I firmly believe that beatboxing should be considered an art form along with jazz. Why?
As unbelievable as it may sound, beatboxing is actually older than jazz and originated thousands of years ago in the old civilizations of China and India.

Similarly, African traditions practiced an old style of beatboxing where performers made sounds from their bodies such as clapping or stomping and by loud breathe-ins and breathe-outs.
Plus, imagine a full orchestra coming out from your own mouth with the conductor and the music creator being one and the same.

One famous artist who has made beatboxing beautiful enough to listen to is Bobby McFerrin and his song “Don’t Worry Be Happy” – where he dubbed his voice to create seemingly various `instruments.’ See this video – http://www.youtube.com/watch?v=l9K4BKkLaCI

Anyone can learn to beatbox. All you have to do is – besides reading this article – is to take beatboxing seriously and then practice and practice and practice a lot.

1. There are three basic beatboxing sounds: the hi-hat, classic kick drum and the classic snare drum.
2. The classic kick drum is done by saying the “b” sound with an added punch. Also, you will have to let out air vibrate through and oscillate on your lips similar to when you do a raspberry.
Essentially, say “b” the same way you pronounce the b in `boing.’ Just make sure you allow the pressure to build yet when you release the sound, control your lips enough to allow it to briefly vibrate.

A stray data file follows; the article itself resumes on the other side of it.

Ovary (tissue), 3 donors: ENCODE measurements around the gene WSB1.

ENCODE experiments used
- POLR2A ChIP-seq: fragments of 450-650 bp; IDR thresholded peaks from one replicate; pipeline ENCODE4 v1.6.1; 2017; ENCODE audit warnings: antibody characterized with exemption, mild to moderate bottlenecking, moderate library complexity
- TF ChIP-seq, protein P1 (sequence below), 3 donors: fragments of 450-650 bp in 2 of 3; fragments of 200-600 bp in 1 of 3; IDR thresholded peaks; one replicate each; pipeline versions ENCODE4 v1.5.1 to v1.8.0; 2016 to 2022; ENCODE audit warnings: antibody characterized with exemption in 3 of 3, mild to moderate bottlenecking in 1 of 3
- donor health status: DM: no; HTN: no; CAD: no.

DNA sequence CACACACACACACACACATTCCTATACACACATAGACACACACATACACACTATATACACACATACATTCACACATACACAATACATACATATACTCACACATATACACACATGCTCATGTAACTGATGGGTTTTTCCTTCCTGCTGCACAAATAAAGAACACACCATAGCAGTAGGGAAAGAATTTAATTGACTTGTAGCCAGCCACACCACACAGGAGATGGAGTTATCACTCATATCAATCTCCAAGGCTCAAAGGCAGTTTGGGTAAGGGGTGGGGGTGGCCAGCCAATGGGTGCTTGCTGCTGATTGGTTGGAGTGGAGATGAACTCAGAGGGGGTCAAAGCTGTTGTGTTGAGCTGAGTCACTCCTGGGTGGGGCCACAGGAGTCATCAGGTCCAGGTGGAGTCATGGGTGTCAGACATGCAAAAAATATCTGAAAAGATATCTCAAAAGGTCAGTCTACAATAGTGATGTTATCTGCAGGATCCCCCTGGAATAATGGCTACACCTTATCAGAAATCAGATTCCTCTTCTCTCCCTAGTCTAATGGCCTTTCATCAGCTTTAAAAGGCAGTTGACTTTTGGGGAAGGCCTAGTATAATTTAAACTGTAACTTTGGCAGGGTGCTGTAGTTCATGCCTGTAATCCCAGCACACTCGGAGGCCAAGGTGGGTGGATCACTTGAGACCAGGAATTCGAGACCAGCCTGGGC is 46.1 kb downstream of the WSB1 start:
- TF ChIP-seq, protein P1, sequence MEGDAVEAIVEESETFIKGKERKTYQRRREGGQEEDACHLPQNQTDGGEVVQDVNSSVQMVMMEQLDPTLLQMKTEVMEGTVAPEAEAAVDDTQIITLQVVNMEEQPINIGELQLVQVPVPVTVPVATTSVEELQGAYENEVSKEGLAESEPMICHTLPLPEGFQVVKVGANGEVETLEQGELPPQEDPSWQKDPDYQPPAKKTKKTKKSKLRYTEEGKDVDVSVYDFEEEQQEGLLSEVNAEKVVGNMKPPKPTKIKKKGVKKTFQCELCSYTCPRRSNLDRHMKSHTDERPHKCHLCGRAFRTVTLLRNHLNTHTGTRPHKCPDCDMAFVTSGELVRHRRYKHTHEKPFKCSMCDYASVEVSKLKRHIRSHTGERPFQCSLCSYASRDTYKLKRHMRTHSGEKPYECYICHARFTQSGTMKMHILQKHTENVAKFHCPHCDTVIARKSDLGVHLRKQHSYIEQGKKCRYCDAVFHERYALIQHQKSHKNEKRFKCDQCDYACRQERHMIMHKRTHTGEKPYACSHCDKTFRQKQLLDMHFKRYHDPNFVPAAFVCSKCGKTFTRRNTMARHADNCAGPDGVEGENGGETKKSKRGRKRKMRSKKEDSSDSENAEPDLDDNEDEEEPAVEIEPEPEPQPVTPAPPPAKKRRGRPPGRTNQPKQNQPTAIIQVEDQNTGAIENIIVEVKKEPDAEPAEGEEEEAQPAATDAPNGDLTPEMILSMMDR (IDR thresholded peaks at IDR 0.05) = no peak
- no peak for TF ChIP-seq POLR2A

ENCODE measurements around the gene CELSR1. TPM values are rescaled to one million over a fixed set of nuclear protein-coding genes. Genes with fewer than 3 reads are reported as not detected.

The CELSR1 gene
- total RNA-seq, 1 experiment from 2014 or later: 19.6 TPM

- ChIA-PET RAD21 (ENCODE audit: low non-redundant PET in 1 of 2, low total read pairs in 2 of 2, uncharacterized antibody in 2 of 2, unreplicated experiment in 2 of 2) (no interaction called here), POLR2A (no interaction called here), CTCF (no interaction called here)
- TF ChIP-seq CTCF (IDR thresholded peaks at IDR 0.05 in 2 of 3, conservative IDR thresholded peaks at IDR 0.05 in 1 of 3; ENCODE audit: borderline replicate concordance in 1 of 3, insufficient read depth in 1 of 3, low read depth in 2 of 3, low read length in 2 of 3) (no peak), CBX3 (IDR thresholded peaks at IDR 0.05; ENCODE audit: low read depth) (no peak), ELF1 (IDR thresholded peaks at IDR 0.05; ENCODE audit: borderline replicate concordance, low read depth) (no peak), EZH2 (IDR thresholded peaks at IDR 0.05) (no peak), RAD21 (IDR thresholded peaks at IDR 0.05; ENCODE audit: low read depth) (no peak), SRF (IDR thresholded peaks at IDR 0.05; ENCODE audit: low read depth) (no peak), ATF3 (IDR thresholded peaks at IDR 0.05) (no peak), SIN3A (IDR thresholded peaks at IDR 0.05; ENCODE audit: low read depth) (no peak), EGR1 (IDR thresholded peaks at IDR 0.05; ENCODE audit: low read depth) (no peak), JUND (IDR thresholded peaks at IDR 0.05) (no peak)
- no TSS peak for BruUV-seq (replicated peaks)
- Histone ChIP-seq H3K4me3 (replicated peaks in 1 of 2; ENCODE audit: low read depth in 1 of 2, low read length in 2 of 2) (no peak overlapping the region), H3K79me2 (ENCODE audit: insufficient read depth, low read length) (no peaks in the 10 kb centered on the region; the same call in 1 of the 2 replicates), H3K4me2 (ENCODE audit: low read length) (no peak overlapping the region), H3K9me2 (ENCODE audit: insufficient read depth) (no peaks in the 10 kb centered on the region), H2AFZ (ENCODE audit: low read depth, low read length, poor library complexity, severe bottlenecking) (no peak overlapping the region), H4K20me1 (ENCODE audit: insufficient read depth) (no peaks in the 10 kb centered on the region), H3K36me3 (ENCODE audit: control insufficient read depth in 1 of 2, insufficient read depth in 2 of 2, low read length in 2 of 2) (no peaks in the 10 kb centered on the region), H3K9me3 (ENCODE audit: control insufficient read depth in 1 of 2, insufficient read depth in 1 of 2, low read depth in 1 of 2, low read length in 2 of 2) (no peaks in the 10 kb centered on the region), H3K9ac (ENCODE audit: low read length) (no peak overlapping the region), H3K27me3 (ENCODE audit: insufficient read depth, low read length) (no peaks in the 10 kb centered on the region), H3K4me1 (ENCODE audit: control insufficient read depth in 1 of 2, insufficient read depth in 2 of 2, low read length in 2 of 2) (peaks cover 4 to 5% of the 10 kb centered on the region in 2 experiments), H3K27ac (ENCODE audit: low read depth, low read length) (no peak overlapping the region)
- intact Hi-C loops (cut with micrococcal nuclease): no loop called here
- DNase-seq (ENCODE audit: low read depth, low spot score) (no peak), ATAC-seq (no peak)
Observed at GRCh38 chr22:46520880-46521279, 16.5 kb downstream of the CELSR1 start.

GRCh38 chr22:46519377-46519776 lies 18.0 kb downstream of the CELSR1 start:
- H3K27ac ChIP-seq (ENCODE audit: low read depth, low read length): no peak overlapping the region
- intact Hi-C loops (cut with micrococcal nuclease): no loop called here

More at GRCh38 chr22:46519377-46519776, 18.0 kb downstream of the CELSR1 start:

3. The closed hi-hat is performed with a “ts” sound by moving your tongue’s tip forward right behind the front teeth. What will be produced is a thin hat sound. To make a heavy hat sound, move your tongue to the conventional position when making the t sound.
Meanwhile, the open hi-hat sound is made with a t sound but with your teeth lightly closed. Also, you need to breathe out longer in order to make an open hat sound.
Continuous hi-hats could be produced by a successive tktktktk sound with the use of your tongue’s midback.

4. The classic snare drum sound is made by saying the letter p louder. The key is to oscillate the lips and push out the air out of the lips enough to make it vibrate. Then, breathe out while at the same time producing a ph sound.
TIP: To make the sound more like a snare drum, add a continuous pf ps psh bk sound after the initial p.

5. Combine all these 3 sounds in an 8-beat, for instance: b t pf t / b t pf t
b t pf t / b b pf t.
The b and pft sound is the most basic sound in beatboxing.
The idea is to get the right timing. Do not be afraid to make mistakes. If you do make an error, just continue and don’t stop. Eventually, you will be able to build up speed and do an 8-beat with proper timing.
Slowly but surely, learning these basic techniques give you appropriate tools to consequently further your beatboxing craft. Just remember that practice always make perfect.